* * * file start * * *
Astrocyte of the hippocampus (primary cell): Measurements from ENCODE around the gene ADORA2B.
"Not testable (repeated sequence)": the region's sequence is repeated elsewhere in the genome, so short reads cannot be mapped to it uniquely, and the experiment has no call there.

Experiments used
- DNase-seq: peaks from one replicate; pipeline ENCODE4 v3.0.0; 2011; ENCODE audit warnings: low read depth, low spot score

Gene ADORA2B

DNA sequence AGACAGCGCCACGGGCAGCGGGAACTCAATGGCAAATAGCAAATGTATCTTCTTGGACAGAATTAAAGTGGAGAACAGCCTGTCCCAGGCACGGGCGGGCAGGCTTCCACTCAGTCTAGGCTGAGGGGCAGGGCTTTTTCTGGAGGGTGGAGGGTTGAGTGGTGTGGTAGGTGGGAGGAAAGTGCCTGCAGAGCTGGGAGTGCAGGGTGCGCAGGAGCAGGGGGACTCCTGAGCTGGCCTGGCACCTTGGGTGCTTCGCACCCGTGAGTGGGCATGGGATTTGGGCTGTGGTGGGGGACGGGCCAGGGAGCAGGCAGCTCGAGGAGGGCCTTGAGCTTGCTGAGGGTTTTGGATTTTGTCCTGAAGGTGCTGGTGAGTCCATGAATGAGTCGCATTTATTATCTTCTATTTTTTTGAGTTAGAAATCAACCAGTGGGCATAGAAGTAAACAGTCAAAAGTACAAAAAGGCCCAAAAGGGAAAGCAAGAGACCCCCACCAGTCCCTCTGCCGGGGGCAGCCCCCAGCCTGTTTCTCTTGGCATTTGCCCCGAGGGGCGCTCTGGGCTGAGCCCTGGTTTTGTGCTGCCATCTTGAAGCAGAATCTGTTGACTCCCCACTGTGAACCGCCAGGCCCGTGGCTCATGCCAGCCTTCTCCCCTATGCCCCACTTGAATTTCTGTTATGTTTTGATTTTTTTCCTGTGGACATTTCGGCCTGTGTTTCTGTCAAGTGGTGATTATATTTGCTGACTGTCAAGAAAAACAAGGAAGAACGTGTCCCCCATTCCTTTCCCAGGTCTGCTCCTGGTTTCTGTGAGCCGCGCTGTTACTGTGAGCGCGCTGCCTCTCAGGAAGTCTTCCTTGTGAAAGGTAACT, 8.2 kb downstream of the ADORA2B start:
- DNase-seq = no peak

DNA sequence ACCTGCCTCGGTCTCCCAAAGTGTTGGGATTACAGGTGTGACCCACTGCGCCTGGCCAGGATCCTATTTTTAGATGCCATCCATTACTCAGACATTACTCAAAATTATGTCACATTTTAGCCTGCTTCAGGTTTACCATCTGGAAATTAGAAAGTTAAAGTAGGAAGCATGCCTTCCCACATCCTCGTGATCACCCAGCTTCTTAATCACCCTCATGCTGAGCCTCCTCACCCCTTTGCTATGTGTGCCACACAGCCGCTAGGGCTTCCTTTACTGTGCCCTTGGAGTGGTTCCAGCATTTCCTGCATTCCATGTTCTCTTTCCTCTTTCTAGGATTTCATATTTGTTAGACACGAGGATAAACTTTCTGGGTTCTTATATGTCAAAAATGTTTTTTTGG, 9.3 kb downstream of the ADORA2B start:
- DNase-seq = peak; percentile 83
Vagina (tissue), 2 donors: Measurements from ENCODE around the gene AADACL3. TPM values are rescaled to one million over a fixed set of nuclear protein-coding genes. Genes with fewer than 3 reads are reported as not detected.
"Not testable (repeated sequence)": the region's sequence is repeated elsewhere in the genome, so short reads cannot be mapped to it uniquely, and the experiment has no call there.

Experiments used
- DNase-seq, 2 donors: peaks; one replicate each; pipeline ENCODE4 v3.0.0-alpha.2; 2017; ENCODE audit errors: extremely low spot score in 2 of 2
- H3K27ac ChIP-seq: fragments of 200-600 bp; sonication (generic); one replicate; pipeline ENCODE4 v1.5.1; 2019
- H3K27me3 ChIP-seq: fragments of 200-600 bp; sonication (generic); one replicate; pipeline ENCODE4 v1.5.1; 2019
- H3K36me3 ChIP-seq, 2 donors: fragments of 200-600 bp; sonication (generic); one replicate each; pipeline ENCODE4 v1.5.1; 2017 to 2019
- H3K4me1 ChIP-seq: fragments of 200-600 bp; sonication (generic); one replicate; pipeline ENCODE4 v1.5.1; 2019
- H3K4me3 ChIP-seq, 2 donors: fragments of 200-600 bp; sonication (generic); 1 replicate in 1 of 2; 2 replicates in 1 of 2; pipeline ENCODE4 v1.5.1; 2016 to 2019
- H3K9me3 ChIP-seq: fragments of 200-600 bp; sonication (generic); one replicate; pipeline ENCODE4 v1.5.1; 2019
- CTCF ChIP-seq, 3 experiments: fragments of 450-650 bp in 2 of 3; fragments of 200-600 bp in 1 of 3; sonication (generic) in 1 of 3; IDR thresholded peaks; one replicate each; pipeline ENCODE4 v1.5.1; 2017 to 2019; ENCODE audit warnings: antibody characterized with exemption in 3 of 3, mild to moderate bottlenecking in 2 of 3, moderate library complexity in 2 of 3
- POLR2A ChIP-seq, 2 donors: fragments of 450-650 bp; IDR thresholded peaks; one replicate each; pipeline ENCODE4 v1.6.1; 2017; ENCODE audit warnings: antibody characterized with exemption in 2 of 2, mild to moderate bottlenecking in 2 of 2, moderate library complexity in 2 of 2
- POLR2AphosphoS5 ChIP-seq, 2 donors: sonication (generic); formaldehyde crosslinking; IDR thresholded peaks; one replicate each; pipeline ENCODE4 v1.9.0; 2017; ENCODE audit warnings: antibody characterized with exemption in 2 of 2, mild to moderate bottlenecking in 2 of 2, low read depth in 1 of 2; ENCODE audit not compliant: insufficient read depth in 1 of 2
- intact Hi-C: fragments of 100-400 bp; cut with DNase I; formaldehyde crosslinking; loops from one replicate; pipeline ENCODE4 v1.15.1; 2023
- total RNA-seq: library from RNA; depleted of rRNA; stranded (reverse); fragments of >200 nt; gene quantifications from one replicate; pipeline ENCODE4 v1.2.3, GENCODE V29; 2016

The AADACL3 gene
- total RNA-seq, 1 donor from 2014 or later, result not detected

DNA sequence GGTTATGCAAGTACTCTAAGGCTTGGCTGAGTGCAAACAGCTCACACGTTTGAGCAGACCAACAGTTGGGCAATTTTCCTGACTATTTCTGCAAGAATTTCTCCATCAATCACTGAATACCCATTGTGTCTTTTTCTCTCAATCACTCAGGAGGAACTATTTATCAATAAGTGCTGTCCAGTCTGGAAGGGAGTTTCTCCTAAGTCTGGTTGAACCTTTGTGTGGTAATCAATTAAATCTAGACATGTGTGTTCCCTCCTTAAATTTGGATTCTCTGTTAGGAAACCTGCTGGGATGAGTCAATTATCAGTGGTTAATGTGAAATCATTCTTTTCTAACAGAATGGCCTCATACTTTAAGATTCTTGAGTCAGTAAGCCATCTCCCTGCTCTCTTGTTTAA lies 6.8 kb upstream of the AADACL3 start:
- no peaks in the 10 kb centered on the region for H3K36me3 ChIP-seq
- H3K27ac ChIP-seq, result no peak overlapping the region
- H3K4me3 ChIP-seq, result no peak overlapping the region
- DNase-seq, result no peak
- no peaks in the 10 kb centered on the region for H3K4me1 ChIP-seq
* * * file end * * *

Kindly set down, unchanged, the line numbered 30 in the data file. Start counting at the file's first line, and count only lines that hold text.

- H3K4me3 ChIP-seq, result no peak overlapping the region